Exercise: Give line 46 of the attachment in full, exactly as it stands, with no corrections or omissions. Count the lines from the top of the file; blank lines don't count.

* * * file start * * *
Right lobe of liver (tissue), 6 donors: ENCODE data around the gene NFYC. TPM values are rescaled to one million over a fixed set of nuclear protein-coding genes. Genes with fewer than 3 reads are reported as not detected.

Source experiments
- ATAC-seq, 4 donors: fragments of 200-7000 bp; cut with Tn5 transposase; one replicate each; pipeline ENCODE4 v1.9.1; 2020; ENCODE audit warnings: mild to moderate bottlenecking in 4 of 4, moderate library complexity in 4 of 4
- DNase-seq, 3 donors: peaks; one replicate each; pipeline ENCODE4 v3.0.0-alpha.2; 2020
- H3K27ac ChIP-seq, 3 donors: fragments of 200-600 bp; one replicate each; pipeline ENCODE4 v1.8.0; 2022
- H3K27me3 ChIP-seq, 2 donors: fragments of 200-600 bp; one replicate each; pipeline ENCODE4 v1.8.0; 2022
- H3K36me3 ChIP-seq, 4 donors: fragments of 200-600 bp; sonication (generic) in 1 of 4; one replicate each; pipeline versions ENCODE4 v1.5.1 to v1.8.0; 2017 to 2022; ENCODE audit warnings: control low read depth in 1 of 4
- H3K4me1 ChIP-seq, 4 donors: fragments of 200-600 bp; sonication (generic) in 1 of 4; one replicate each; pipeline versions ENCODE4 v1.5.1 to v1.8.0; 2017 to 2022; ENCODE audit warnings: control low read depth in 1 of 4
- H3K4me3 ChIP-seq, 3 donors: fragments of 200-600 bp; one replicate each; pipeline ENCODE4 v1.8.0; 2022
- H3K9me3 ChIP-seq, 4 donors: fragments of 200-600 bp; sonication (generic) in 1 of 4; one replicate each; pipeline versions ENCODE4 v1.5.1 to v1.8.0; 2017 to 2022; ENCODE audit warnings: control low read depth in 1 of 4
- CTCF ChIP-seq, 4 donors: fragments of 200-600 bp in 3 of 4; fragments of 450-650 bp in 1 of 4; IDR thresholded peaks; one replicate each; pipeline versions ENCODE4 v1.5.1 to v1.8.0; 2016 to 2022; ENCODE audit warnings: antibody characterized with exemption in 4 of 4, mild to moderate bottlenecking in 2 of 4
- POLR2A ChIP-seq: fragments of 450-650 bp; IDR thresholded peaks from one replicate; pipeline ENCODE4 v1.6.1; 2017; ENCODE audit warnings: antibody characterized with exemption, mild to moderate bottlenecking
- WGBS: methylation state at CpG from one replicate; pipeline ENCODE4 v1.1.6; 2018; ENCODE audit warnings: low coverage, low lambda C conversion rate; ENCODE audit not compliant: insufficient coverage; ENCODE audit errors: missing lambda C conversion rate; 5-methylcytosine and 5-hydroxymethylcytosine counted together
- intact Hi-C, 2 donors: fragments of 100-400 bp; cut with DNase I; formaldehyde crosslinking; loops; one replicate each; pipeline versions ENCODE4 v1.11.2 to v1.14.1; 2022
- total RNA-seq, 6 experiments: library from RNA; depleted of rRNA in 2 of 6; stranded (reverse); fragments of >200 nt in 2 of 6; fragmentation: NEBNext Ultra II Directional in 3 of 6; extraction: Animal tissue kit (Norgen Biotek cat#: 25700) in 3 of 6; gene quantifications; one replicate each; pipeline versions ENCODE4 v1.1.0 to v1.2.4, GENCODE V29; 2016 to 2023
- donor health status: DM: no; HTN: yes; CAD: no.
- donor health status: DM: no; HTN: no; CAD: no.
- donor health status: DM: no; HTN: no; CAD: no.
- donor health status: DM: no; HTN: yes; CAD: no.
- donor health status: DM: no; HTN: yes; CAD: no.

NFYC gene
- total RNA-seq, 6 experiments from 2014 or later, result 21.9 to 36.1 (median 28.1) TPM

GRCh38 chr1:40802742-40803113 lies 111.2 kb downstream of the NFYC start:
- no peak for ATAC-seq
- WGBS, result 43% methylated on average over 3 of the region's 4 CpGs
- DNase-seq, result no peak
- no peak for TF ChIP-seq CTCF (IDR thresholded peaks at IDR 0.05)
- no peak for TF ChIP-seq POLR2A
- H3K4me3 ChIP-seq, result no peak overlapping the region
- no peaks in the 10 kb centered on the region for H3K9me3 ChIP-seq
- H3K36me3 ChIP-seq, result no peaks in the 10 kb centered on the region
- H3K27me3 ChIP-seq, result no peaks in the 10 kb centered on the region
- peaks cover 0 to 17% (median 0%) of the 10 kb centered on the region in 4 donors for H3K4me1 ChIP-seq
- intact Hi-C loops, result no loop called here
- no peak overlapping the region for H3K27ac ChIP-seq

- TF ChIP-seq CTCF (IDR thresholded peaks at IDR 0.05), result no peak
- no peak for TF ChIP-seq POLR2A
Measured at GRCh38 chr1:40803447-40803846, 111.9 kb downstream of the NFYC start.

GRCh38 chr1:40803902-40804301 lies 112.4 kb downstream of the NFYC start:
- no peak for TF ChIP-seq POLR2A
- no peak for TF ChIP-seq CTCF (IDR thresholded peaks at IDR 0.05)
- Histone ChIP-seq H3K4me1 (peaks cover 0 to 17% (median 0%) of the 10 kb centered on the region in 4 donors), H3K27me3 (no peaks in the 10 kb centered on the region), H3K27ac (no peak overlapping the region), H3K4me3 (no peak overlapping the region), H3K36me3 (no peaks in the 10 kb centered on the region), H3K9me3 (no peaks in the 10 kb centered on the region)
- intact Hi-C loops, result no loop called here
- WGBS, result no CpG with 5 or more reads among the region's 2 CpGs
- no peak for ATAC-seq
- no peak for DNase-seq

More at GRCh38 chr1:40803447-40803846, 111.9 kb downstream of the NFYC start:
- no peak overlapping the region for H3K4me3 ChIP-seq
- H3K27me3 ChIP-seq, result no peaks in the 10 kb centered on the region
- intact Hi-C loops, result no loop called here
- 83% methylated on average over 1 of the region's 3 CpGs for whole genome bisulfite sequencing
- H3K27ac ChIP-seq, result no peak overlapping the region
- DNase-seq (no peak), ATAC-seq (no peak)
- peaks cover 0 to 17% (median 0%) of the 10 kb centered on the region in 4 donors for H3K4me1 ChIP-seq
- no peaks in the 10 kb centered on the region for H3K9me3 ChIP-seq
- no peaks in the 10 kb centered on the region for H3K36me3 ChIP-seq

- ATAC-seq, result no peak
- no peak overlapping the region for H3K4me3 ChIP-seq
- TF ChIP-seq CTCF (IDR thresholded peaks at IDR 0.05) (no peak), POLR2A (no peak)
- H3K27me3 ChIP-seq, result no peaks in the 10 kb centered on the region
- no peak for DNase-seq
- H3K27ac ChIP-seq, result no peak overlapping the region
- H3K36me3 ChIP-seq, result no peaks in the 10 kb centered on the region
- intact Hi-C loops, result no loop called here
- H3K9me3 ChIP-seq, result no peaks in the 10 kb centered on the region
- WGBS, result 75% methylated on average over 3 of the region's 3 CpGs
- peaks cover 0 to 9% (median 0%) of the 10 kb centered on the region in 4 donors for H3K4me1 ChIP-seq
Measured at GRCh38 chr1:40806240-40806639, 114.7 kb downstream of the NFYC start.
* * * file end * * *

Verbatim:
- no peak for DNase-seq